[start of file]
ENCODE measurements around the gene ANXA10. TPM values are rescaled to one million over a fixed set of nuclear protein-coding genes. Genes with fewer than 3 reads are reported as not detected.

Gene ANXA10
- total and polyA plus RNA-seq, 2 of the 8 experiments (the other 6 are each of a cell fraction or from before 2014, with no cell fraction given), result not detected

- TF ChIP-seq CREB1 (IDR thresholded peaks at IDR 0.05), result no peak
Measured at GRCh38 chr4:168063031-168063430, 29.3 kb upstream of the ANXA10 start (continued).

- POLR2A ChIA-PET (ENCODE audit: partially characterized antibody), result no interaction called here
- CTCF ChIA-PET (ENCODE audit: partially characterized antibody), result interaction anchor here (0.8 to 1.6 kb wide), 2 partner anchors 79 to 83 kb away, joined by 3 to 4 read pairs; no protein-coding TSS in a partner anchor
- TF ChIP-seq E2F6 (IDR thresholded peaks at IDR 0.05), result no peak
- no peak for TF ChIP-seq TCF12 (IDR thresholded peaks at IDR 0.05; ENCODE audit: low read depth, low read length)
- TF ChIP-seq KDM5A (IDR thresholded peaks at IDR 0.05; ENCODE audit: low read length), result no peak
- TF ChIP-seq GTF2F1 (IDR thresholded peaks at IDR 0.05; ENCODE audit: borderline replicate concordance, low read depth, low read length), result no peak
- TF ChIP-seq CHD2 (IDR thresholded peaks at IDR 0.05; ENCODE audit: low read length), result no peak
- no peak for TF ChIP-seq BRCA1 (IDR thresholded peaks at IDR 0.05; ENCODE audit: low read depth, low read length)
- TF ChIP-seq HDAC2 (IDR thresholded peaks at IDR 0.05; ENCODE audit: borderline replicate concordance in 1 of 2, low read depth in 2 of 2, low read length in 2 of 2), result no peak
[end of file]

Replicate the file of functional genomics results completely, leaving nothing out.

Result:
ENCODE measurements around the gene ANXA10. TPM values are rescaled to one million over a fixed set of nuclear protein-coding genes. Genes with fewer than 3 reads are reported as not detected.

Gene ANXA10
- total and polyA plus RNA-seq, 2 of the 8 experiments (the other 6 are each of a cell fraction or from before 2014, with no cell fraction given), result not detected

- TF ChIP-seq CREB1 (IDR thresholded peaks at IDR 0.05), result no peak
Measured at GRCh38 chr4:168063031-168063430, 29.3 kb upstream of the ANXA10 start (continued).

- POLR2A ChIA-PET (ENCODE audit: partially characterized antibody), result no interaction called here
- CTCF ChIA-PET (ENCODE audit: partially characterized antibody), result interaction anchor here (0.8 to 1.6 kb wide), 2 partner anchors 79 to 83 kb away, joined by 3 to 4 read pairs; no protein-coding TSS in a partner anchor
- TF ChIP-seq E2F6 (IDR thresholded peaks at IDR 0.05), result no peak
- no peak for TF ChIP-seq TCF12 (IDR thresholded peaks at IDR 0.05; ENCODE audit: low read depth, low read length)
- TF ChIP-seq KDM5A (IDR thresholded peaks at IDR 0.05; ENCODE audit: low read length), result no peak
- TF ChIP-seq GTF2F1 (IDR thresholded peaks at IDR 0.05; ENCODE audit: borderline replicate concordance, low read depth, low read length), result no peak
- TF ChIP-seq CHD2 (IDR thresholded peaks at IDR 0.05; ENCODE audit: low read length), result no peak
- no peak for TF ChIP-seq BRCA1 (IDR thresholded peaks at IDR 0.05; ENCODE audit: low read depth, low read length)
- TF ChIP-seq HDAC2 (IDR thresholded peaks at IDR 0.05; ENCODE audit: borderline replicate concordance in 1 of 2, low read depth in 2 of 2, low read length in 2 of 2), result no peak